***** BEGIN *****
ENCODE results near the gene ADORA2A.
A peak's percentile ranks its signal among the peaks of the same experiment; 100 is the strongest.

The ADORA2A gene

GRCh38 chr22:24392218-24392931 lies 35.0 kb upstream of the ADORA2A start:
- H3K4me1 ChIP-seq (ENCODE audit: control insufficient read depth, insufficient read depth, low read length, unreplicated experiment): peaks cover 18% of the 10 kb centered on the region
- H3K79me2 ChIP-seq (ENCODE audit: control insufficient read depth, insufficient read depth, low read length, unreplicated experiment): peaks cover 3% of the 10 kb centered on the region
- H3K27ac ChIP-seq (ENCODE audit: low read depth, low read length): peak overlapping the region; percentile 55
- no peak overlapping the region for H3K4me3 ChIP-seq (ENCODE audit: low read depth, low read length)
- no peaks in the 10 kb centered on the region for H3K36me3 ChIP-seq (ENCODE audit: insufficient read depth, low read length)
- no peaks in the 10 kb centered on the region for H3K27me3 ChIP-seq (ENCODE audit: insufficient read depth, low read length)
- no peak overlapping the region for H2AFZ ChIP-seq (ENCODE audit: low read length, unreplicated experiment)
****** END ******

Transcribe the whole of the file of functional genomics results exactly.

ENCODE results near the gene ADORA2A.
A peak's percentile ranks its signal among the peaks of the same experiment; 100 is the strongest.

The ADORA2A gene

GRCh38 chr22:24392218-24392931 lies 35.0 kb upstream of the ADORA2A start:
- H3K4me1 ChIP-seq (ENCODE audit: control insufficient read depth, insufficient read depth, low read length, unreplicated experiment): peaks cover 18% of the 10 kb centered on the region
- H3K79me2 ChIP-seq (ENCODE audit: control insufficient read depth, insufficient read depth, low read length, unreplicated experiment): peaks cover 3% of the 10 kb centered on the region
- H3K27ac ChIP-seq (ENCODE audit: low read depth, low read length): peak overlapping the region; percentile 55
- no peak overlapping the region for H3K4me3 ChIP-seq (ENCODE audit: low read depth, low read length)
- no peaks in the 10 kb centered on the region for H3K36me3 ChIP-seq (ENCODE audit: insufficient read depth, low read length)
- no peaks in the 10 kb centered on the region for H3K27me3 ChIP-seq (ENCODE audit: insufficient read depth, low read length)
- no peak overlapping the region for H2AFZ ChIP-seq (ENCODE audit: low read length, unreplicated experiment)